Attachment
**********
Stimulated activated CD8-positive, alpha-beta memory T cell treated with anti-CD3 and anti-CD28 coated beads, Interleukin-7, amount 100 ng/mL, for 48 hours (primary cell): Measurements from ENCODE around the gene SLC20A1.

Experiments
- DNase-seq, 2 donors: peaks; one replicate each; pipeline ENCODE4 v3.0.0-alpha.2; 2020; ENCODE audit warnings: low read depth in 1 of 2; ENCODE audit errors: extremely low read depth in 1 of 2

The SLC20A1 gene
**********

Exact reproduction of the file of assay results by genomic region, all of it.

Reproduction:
Stimulated activated CD8-positive, alpha-beta memory T cell treated with anti-CD3 and anti-CD28 coated beads, Interleukin-7, amount 100 ng/mL, for 48 hours (primary cell): Measurements from ENCODE around the gene SLC20A1.

Experiments
- DNase-seq, 2 donors: peaks; one replicate each; pipeline ENCODE4 v3.0.0-alpha.2; 2020; ENCODE audit warnings: low read depth in 1 of 2; ENCODE audit errors: extremely low read depth in 1 of 2

The SLC20A1 gene